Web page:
The two biggest names being linked to the Reds in trade talks is Ubaldo Jimenez of the Rockies and James Shields of the Rays.  Either player would cost a substantial package in return, including possibly Homer Bailey, Aroldis Chapman, Devin Mesoraco, Yasmani Grandal and Yonder Alonso.  The package that I have read for both players would be centered around Alonso and 1-2 more top prospects in the Reds’ organization.  From all indications, the Reds are in on the two superstar hurlers but are attempting to hold onto their top prospects if possible.  In a perfect world for the Reds, they would be able to land Jimenez while only giving up Bailey and Grandal.  But the Rockies, like the Rays, will demand a package that includes Alonso and/or Mesoraco.  A deep price to pay talent but reasonable, considering the upside and the high level of talent that would be coming back to the Reds.

At the end of the day, I believe that the Reds will regret it if they move Alonso.  He is rare hitter that will be an All-Star for many years to come.  While top flight pitching is hard to find and develop, it usually comes at a high price and risk.  Pitchers, given the strain and wear and tear they put on their arms, are the most likely position to be injured and thus come with the highest risks and question marks.  The hope is that the Reds appreciate the talent that they have in Yonder Alonso and continue to cultivate and develop him.  With such a deep pool of talent, they should still be able to make the headliner trade they are shooting for without giving up their top rated young hitter.  They were able to move Gomes to Washington to make room for Alonso, now hopefully we can sit back and watch Alonso combine with Mesoraco, Votto, Phillips and Stubbs to form the newest version of the Big Red Machine.  The Reds are on the verge of putting together something very special.  Hopefully they stick to the plan.

 

 

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James Shields to the Reds for Alonso and Grandal: July 31st MLB Trade Deadline Rumor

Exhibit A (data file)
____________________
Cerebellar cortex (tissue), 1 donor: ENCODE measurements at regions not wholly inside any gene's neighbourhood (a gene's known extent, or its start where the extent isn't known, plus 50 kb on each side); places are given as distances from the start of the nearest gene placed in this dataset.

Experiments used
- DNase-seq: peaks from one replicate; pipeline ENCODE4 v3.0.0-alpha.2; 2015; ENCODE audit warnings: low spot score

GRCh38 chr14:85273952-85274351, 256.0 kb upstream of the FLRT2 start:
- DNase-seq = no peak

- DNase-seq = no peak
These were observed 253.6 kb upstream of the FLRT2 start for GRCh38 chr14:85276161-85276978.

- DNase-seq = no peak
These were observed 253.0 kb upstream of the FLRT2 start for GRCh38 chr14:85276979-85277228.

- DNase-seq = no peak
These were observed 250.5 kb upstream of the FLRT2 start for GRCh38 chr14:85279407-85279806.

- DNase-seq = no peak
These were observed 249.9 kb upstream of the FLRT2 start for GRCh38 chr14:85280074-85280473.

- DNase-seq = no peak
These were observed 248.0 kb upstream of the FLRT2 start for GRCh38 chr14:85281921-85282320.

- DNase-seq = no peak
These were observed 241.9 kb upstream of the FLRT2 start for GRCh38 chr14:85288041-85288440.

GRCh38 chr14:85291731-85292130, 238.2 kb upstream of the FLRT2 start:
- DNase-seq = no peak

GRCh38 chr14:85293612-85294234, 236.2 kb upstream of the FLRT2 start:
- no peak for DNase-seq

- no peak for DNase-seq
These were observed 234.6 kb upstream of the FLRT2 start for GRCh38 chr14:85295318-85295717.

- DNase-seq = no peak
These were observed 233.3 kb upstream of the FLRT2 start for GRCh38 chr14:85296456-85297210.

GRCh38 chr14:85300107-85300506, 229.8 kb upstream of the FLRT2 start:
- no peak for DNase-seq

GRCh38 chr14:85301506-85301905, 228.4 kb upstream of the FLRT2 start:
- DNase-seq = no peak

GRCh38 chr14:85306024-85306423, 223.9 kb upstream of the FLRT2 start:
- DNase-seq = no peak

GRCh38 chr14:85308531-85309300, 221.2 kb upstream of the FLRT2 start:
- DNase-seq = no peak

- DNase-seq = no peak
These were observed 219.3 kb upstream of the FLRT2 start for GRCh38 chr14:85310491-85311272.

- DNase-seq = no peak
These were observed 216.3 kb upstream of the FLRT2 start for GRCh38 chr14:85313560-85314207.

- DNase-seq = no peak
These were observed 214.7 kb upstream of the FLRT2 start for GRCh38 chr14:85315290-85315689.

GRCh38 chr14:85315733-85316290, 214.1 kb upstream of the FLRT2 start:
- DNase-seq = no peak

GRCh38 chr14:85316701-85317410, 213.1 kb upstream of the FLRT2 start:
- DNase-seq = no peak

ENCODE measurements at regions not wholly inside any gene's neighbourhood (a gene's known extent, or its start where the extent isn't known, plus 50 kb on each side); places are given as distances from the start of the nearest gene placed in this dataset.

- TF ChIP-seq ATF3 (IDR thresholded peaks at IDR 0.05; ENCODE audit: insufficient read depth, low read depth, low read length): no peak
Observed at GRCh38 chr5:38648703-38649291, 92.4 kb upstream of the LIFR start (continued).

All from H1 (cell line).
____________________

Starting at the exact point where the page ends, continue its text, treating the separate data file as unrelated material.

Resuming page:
Saturday July 23, 2011

MLB reports:   We are now only eight days away from the MLB non-waiver trade deadline and the rumors continue to fly fast and furious.  Along with the Carlos Beltran and Heath Bell sweepstakes, the names Ubaldo Jimenez, Josh Willingham, Brandon League, Hunter Pence and Hiroki Kuroda have been tossed around as possible candidates to be moved next week.  Another big time name has recently been thrown into the mix that we will be looking at today.  James Shields, “big game James”, one of the top starting pitchers on the Tampa Bay Rays may very well be playing for a new team very soon.  The Cincinnati Reds are apparently calling and with big prospect bats sitting on the farm, the Reds may very well have the necessary bait to haul in one of the biggest fishes on the trade market.

The 29-year old James Shields was drafted by the Rays in the 16th round of the 2000 MLB draft.  Shields made his major league debut in 2006.  Here is a quick rundown of his lifetime statistics:

Year W L ERA IP H BB SO WHIP
2006 6 8 4.84 124.2 141 38 104 1.436
2007 12 8 3.85 215.0 202 36 184 1.107
2008 14 8 3.56 215.0 208 40 160 1.153
2009 11 12 4.14 219.2 239 52 167 1.325
2010 13 15 5.18 203.1 246 51 187 1.461
2011 9 8 2.53 156.1 118 40 151 1.011
6 Seasons 65 59 4.02 1134.0 1154 257 953 1.244
162 Game Avg. 13 12 4.02 224 227 51 188 1.244

 

A definite innings-eater, James pitched almost 1000 innings over his first five seasons, making him one of the most consistent and reliable pitchers in the game.  A lack of run support has definitely hurt Shields over the years, as he had the numbers to obtain more wins had the Rays offense been able to support him better.  I have watched too many instances of Shields pitching complete or near complete game losses, despite only giving up 2-3 runs per game.  2009 and 2010 were not kind to James in some ways, as some analysts viewed Shields as having hit his peak and starting to decline.  Going into 2011, nobody knew what James Shields the Rays would be getting.  The steady ace that the team enjoyed for the majority of his career or the 2010 inconsistent version.  Looking at Shields at the halfway mark of the season, he is enjoying by far his greatest season in the majors.  A sparkling 2.53 ERA and 1.011 WHIP, Shields has been everything that the Rays could have expected more.  But with success comes many questions, with the most pertinent being what the Rays should do with James.